National Planning Commission, in collaboration with Oxford Poverty and Human Development Initiative, recently published multidimensional poverty index (MPI), which will be used in measuring progress in SDGs and for policy focus in the provinces. MPI based poverty estimates are different from the traditional cost of basic needs based estimates (the one we usually hear: national poverty line or the latest $1.90 a day (2011 PPP $) poverty line that takes into account the minimum income needed to consume minimum level of calorie requirement, and non-food goods and services). Here is an old blog post based on previous MPI methodology and here is a post on the other measures of poverty.
The MPI assesses a range of critical factors or “deprivations” at the household level: from education to health outcomes to assets and services. The index ranges from zero to one, with low value meaning low MPI. It ranks countries based on MPI. The MPI value reflects both the incidence (percentage of people who are poor) and intensity (the average number of depravations each household faces) of poverty. A person who is deprived in 70% of the indicators is clearly worse off than someone who is deprived in 40% of the indicators. Note that MPI is computed as poverty rate (the headcount ratio) times intensity of people’s depravation (average depravation score among poor people)
Education, health and living standard are the three main dimensions. Education is composed of two sub-indicators: years of schooling and school attendance. Health is composed of two sub-indicators: child mortality and nutrition. Living standard is composed of six sub-indicators: electricity, improved sanitation, safe drinking water, flooring and roofing, cooking fuel, and assets ownership. Each sub-indicator in health and education dimensions account for one-sixth weight in MPI and each sub-indicators in living standard dimension has one-eighteenth weight. The poverty cutoff is 33.3%, i.e. anyone deprived in a one-third or more of the weighted indicators is considered multidimensionally poor.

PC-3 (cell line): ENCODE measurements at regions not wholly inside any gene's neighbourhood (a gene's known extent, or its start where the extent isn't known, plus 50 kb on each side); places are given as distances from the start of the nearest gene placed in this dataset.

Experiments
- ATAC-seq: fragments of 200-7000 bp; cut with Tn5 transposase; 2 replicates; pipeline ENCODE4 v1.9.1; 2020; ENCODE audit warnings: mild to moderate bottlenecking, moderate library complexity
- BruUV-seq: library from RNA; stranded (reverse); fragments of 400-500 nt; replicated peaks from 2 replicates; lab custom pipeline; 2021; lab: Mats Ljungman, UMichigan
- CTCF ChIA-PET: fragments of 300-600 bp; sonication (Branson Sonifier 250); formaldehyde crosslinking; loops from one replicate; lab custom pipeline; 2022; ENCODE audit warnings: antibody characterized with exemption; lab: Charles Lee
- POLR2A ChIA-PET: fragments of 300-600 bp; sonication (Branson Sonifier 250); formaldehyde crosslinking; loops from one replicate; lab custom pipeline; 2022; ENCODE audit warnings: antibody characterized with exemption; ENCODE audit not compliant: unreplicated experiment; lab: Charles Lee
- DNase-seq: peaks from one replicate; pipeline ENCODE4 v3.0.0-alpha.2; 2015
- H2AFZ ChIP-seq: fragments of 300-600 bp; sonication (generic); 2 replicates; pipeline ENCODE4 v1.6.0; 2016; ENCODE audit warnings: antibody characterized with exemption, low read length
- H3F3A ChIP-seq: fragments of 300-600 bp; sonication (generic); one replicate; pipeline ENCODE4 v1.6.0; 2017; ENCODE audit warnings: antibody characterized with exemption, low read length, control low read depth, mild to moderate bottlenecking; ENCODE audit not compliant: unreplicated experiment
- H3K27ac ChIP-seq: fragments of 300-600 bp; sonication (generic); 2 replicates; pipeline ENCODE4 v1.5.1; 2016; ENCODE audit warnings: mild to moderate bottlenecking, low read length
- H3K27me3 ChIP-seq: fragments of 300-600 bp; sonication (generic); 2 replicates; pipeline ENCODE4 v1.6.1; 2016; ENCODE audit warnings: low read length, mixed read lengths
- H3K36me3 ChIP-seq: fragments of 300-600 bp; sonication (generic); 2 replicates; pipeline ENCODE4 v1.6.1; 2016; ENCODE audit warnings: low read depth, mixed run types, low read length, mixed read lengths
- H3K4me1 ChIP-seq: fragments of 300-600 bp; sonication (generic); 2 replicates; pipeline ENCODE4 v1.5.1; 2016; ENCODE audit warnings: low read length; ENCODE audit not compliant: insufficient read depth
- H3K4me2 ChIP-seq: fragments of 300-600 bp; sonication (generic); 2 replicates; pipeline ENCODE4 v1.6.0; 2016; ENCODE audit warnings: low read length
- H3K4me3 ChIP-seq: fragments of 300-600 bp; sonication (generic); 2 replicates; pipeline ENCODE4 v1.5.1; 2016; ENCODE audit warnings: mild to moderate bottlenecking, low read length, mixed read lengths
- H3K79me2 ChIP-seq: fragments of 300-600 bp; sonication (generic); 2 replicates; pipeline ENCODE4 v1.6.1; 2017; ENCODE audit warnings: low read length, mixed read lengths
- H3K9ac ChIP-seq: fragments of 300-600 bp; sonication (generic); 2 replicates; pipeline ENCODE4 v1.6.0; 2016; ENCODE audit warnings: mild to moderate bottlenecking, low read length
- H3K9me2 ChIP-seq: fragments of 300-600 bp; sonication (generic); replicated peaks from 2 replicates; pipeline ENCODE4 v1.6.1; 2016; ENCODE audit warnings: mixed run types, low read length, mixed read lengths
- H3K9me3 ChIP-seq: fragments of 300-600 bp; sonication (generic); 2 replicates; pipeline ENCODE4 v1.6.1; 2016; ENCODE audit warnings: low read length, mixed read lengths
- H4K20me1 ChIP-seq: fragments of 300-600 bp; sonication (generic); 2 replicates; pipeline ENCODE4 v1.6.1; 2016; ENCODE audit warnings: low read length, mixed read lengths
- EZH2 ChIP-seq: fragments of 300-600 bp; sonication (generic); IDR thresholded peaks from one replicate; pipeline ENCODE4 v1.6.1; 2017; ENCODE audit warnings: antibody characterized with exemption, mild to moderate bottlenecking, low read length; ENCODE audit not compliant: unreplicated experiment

Here are few key points:
- MPI poverty headcount: 28.6% of population is multidimensionally poor, largely accounted for by under-nutrition and households with no member who has completed five years of schooling
- MPI poverty has fallen drastically (similar is the scenario in the case of other measures of poverty): 0.313 in 2006; 0.186 in 2011; 0.127 in 2014
- Poverty intensity: Each poor person suffers deprivations in 44.2% of dimensions
- Rural-urban divide: 7% of urban population and 33% of rural population are MPI poor
- Deprivations are highest in cooking fuel, flooring and roofing and sanitation
- Water and school attendance have the lowest deprivations
- Province 6 has the highest MPI poverty rate (51.2%), followed by province 2 (47.9%). Meanwhile, province 3 has the lowest MPI poverty rate (12.2%), followed by province 4 (14.2%)
- In terms of total number of MPI poor, 35% are in province 2, followed by 20% in province 5.
It is important not to get confused with MPI based poverty estimates and cherry-pick poverty headcount numbers to suit an argument. We need to be careful of the fact that the usual poverty estimates we have been hearing about (the ones published by CBS and WB are based on NLSS data) and uses a cost of basic needs approach in general. The WB aggregated it for a bunch of least developed countries and came up with the global poverty threshold ($1.90 a day at 2011 PPP US$). Meanwhile, the CBS considers any one earning below NRs19,261 (both food and non-food) to be poor. The latest MPI based poverty estimates uses Multiple Indicator Cluster Survey (MICS) 2014. The earlier MPI estimates were based on DHS 2006 and DHS 2011 data. So, caution much be exercised while comparing one with the other!
The overall message is that poverty is falling rapidly no matter which estimate we look at. Policy intervention message is more clearer in the case of MPI as it disaggregates what contributes more (indicators related to education, health or living standard) to high or low poverty levels in provinces.